For me, the most exciting section is the epilogue - the discussion on using different foods to attract different yeasts to a starter is quite interesting, and I am looking forward to testing whether I can taste a difference in bread started from a peach trap versus a coffee-bean trap.

I really like how meticulous Peter is in guiding the reader through the complete process of bread baking, from initial conception to potential variations. He does assume some familiarity with bread baking up front, but reading his directions thoroughly should give most people a firm foundation in what to expect. Recipes include measurements for each ingredient by volume, weight, and baker's percentage. There are quite a few photographs to show what the dough and finished products should look like. There is a huge amount of information here that should be new to most bread bakers and the effort to make these recipes accessible to the home cook really shows.

One problem, depending on how you organize your life and if you share a kitchen, is it might take some time (like it took me) to find a couple of days to sprout the requisite grains for a recipe and then make the bread from your sprouted grains. I finally found time to sprout everything and test this Struan recipe. It is really good. Am I certain that it's worth all the extra effort? Maybe not, I didn't feel like this recipe catapulted the bread to a new level of deliciousness, but it was already a great bread. If you're sprouting grains regularly, then these recipes aren't difficult to plan for and incorporate into a routine. But even if you aren't - I've also tried this recipe using store-bought sprouted whole wheat (I bought Arrowhead Mills' from a Whole Foods) and regular grains together with 1-2 tbsp of potato flour and vital wheat gluten. It took a bit more time to rise and be ready for baking, and it was definitely a denser loaf than the sprouted loaf, but it still made a delicious toast.
13 von 14 Kunden fanden die folgende Rezension hilfreich
HASH(0x94648d98) von 5 Sternen Bread Revolution not quite ready for prime time 25. Dezember 2014
Von hussain A. Haddad - Veröffentlicht auf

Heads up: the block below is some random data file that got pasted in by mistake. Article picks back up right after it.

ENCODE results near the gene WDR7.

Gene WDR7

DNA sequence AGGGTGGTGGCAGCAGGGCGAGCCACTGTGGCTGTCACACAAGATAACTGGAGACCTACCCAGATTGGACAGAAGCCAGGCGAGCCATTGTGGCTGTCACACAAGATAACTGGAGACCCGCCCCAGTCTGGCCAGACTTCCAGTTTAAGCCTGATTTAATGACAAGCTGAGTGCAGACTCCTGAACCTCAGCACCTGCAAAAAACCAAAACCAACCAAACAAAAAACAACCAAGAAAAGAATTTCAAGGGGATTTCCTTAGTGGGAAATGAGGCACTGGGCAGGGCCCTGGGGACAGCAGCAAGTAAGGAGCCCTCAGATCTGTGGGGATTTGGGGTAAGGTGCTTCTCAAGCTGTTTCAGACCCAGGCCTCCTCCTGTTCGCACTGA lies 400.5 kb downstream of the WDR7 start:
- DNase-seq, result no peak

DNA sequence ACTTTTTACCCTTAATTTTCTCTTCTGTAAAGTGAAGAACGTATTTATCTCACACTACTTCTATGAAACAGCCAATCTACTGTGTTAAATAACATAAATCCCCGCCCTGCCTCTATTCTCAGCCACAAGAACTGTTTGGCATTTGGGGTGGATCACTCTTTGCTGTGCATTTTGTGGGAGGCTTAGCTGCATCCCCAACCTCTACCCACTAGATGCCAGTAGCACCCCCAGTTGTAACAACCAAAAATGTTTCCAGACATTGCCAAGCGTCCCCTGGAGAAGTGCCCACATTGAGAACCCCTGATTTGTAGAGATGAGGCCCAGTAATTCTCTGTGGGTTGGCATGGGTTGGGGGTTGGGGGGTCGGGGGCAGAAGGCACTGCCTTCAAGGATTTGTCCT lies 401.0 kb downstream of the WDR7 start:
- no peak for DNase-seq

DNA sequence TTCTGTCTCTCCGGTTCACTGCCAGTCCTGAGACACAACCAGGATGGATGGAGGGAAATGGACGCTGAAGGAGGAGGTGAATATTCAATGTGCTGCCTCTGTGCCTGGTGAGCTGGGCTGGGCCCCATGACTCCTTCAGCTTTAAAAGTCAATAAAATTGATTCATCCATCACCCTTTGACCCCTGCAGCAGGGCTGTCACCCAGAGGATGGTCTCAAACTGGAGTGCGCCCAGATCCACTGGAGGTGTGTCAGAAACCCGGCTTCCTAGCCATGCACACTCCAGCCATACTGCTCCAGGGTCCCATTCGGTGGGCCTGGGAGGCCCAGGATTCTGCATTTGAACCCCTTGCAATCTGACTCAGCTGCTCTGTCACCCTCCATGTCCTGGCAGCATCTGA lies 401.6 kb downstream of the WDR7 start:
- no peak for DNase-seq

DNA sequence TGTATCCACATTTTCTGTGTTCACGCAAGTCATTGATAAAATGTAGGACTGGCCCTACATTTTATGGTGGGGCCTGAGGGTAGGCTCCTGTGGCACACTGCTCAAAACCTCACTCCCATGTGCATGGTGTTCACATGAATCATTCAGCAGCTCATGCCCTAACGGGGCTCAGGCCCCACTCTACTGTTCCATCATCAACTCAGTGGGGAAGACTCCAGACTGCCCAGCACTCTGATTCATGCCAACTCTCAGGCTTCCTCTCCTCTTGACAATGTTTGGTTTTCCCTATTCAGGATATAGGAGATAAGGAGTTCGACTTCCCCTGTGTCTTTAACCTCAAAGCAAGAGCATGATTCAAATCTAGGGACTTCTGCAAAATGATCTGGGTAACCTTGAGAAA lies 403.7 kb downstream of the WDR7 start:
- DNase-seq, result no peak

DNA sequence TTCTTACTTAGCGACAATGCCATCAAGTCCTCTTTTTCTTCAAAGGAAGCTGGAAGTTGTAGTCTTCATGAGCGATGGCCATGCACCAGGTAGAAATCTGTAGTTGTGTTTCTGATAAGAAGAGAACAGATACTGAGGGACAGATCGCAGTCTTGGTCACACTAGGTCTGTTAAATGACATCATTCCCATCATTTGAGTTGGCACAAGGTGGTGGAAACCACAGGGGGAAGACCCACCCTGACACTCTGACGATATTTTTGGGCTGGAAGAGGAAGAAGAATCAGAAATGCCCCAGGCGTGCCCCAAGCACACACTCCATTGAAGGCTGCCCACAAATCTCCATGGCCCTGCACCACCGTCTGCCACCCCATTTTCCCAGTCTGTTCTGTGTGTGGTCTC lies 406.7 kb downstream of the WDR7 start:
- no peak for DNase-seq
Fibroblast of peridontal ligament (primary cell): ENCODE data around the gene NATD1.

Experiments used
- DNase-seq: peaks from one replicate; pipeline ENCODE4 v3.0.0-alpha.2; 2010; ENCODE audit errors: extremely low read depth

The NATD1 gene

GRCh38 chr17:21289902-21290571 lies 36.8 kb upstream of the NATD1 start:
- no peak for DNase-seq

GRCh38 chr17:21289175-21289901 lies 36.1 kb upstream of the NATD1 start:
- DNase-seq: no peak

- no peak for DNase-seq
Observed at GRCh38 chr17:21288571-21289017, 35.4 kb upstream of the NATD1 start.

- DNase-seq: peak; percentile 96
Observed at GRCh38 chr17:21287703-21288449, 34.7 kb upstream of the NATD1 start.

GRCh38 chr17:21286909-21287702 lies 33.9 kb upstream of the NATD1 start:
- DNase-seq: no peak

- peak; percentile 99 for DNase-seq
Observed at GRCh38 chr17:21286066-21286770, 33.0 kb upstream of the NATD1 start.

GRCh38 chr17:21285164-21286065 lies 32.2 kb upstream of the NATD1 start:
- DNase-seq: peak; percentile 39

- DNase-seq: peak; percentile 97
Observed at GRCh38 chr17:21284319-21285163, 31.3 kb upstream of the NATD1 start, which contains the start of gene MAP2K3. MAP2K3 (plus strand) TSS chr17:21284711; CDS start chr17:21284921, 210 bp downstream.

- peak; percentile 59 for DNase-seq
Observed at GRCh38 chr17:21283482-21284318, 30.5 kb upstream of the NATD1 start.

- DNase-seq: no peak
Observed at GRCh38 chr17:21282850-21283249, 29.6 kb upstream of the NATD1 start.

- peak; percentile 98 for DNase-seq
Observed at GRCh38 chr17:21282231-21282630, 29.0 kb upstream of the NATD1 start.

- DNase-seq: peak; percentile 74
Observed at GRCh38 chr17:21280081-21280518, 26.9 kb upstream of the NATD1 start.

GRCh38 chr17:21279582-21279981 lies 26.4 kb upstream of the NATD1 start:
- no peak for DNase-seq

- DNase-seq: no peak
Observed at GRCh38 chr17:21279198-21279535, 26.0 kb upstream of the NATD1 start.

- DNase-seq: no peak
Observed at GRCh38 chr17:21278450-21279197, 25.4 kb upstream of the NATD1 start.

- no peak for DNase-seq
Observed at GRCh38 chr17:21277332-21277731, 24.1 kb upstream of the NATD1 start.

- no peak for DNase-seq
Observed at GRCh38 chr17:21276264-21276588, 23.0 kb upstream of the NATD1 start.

Format: Gebundene Ausgabe
Bread Revolution arrived at my doorstep right after Thanksgiving. I was excited at the thought of recipes for sourdough rye breads made with sprouted berries. I had been making my own starter from a recipe in Classic Sourdoughs by Ed Wood which I promptly discarded upon receiving the book. Since it takes about 5 days to get a fully active starter, I bit my time by making sprouted wheat pancakes and sprouted muffins. I would give a 5-star rating to pancakes and 4-star to sprouted muffins because the cranberry option did not turn out as well as the original recipe. But making muffins and pancakes wasn’t the reason for getting the book. My first attempt at the rye sourdough was consistent in taste to a good sourdough. But the bread did not rise much, if at all. However, my main disappointment comes from the fact that the recipes ask for commercial yeast with too few options for genuine pain au levain. Additionally, the method is not practical for the home baker who needs a new loaf not more than once weekly. That’s because the starter needs to be refreshed every three days, a process that requires tossing away a good amount of the refrigerated starter. With 12 oz of flour tossed out each time the 3-day window has passed, it can run into quite a few dollars that can be better used just buying a good loaf of artisan breads at one of many such bakeries in my town. I am going back to using Ed Wood’s Classic Sourdough starter while experimenting with substituting sprouted grains. I hope in the near future Peter R will figure out a way of coming up with a starter that does not require so much waste while giving results that can make one proud.
9 von 9 Kunden fanden die folgende Rezension hilfreich
HASH(0x94b14c9c) von 5 Sternen and other non-yeast recipes are good, but the yeast breads don't work very well 14. Oktober 2015
Von J. Anderson - Veröffentlicht auf
Format: Gebundene Ausgabe Verifizierter Kauf
The quick breads, pancakes, and other non-yeast recipes are good, but the yeast breads don't work very well. No gluten formation, and very little rise. Have tried three different recipes, and they all turned out very dense. I have been very happy with Peter's other bread books, but not this one. I even tried to ask Peter about my problems with his recipes on Facebook, but got no response. I'm disappointed, because I would really like to use sprouted flours for artisan style yeast breads.